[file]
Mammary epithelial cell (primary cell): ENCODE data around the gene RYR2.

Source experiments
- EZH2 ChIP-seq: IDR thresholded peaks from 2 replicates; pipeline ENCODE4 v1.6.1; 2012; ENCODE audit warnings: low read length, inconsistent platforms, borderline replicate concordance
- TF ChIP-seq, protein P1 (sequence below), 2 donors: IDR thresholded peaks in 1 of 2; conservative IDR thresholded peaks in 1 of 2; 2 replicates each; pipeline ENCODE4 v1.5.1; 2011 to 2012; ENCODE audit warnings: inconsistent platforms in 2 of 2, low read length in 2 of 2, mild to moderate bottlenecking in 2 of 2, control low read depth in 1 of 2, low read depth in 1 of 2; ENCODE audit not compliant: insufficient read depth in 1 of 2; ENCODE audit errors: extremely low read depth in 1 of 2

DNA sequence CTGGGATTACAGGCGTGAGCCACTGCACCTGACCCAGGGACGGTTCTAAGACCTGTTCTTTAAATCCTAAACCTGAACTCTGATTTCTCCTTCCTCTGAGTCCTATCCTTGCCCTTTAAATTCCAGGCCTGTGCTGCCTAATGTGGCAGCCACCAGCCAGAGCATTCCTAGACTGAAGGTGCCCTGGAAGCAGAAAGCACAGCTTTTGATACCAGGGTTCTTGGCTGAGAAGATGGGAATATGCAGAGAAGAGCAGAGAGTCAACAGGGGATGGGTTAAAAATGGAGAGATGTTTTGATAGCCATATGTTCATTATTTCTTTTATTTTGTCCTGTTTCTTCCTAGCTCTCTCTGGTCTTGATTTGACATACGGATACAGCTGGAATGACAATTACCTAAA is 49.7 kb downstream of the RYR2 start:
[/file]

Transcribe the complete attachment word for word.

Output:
Mammary epithelial cell (primary cell): ENCODE data around the gene RYR2.

Source experiments
- EZH2 ChIP-seq: IDR thresholded peaks from 2 replicates; pipeline ENCODE4 v1.6.1; 2012; ENCODE audit warnings: low read length, inconsistent platforms, borderline replicate concordance
- TF ChIP-seq, protein P1 (sequence below), 2 donors: IDR thresholded peaks in 1 of 2; conservative IDR thresholded peaks in 1 of 2; 2 replicates each; pipeline ENCODE4 v1.5.1; 2011 to 2012; ENCODE audit warnings: inconsistent platforms in 2 of 2, low read length in 2 of 2, mild to moderate bottlenecking in 2 of 2, control low read depth in 1 of 2, low read depth in 1 of 2; ENCODE audit not compliant: insufficient read depth in 1 of 2; ENCODE audit errors: extremely low read depth in 1 of 2

DNA sequence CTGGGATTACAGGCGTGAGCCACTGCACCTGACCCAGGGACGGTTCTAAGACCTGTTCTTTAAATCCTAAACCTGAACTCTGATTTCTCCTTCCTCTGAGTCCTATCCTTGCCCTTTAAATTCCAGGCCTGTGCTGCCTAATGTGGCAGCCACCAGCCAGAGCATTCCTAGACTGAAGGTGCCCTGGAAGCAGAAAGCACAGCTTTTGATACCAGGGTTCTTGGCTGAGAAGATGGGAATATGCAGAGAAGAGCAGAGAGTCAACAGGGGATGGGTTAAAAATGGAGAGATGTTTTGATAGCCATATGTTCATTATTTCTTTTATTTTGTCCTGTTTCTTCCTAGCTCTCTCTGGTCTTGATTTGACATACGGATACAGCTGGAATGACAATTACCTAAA is 49.7 kb downstream of the RYR2 start: